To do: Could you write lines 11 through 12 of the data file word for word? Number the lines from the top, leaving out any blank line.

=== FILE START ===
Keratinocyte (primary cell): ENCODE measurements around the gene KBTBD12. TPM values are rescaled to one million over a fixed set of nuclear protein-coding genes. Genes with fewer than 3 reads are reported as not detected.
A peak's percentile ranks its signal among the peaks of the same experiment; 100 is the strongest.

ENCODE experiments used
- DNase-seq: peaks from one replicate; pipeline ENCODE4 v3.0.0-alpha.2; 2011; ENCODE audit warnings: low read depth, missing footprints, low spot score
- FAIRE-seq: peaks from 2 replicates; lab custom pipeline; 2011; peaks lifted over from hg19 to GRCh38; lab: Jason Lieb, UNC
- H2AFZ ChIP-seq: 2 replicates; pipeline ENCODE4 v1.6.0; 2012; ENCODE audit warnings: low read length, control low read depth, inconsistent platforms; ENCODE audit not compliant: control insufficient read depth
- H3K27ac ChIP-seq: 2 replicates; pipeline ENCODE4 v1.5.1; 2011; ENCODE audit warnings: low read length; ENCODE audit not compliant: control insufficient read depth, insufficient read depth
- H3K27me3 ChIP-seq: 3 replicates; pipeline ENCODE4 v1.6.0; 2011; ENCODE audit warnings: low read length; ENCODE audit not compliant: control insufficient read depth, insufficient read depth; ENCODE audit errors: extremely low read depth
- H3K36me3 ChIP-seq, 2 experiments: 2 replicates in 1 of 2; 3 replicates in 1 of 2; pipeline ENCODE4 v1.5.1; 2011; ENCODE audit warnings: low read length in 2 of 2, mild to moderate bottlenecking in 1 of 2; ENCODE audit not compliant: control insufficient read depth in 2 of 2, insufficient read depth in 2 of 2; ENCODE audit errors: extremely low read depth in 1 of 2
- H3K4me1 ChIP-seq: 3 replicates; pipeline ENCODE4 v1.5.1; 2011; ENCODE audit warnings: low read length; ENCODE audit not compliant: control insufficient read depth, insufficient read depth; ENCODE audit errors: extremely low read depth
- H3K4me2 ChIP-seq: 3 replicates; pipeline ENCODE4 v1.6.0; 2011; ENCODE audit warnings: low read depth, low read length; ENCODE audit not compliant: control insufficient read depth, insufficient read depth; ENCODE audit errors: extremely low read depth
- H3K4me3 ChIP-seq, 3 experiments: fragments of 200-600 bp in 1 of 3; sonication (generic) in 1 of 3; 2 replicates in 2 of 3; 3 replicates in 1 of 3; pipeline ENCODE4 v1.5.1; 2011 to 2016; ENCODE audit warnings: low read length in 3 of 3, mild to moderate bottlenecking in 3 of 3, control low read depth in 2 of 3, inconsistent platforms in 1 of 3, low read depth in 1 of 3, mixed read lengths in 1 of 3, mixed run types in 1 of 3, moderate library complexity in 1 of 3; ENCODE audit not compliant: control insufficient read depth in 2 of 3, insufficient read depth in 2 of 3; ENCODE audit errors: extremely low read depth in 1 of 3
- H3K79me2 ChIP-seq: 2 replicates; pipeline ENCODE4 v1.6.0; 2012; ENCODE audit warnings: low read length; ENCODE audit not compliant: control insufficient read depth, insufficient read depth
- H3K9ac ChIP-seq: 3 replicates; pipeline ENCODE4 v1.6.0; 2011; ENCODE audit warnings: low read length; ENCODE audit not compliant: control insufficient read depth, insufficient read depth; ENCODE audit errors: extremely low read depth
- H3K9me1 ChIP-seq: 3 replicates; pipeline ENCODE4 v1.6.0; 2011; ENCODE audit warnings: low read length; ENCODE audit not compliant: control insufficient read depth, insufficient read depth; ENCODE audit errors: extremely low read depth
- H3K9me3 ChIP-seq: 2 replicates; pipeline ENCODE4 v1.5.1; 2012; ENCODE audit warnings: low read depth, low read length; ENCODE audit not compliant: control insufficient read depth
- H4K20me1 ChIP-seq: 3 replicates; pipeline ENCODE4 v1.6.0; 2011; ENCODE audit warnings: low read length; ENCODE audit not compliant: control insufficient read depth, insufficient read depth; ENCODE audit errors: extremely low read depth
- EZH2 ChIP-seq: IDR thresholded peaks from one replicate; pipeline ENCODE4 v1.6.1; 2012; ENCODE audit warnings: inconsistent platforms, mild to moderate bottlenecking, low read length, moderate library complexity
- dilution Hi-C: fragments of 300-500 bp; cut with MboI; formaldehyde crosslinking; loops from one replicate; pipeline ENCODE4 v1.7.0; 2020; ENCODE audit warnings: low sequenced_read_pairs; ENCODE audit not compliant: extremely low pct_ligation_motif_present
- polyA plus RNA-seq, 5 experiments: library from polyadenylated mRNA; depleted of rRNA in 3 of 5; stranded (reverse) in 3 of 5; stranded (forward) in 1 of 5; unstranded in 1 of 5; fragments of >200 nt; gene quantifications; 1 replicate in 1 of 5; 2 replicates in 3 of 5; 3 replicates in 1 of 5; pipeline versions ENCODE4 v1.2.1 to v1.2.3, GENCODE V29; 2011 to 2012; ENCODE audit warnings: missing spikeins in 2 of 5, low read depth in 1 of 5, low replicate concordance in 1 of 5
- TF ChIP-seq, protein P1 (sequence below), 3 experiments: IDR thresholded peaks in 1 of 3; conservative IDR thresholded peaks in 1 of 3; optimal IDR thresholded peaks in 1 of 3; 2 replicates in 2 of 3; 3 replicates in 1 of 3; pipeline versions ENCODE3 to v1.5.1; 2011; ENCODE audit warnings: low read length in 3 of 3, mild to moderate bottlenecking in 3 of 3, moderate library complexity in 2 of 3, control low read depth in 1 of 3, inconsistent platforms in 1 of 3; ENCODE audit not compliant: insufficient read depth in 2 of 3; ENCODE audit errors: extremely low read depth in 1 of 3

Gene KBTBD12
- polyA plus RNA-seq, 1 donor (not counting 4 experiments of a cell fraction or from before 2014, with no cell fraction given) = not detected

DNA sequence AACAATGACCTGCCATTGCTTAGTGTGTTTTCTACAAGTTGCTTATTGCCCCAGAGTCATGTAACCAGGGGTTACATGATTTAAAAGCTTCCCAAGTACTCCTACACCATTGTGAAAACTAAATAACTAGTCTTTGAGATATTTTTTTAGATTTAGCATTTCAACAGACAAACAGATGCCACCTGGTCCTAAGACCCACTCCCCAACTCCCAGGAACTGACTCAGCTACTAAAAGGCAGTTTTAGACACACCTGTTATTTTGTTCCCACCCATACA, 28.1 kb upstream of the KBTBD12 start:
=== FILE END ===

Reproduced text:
- H3K4me2 ChIP-seq: 3 replicates; pipeline ENCODE4 v1.6.0; 2011; ENCODE audit warnings: low read depth, low read length; ENCODE audit not compliant: control insufficient read depth, insufficient read depth; ENCODE audit errors: extremely low read depth
- H3K4me3 ChIP-seq, 3 experiments: fragments of 200-600 bp in 1 of 3; sonication (generic) in 1 of 3; 2 replicates in 2 of 3; 3 replicates in 1 of 3; pipeline ENCODE4 v1.5.1; 2011 to 2016; ENCODE audit warnings: low read length in 3 of 3, mild to moderate bottlenecking in 3 of 3, control low read depth in 2 of 3, inconsistent platforms in 1 of 3, low read depth in 1 of 3, mixed read lengths in 1 of 3, mixed run types in 1 of 3, moderate library complexity in 1 of 3; ENCODE audit not compliant: control insufficient read depth in 2 of 3, insufficient read depth in 2 of 3; ENCODE audit errors: extremely low read depth in 1 of 3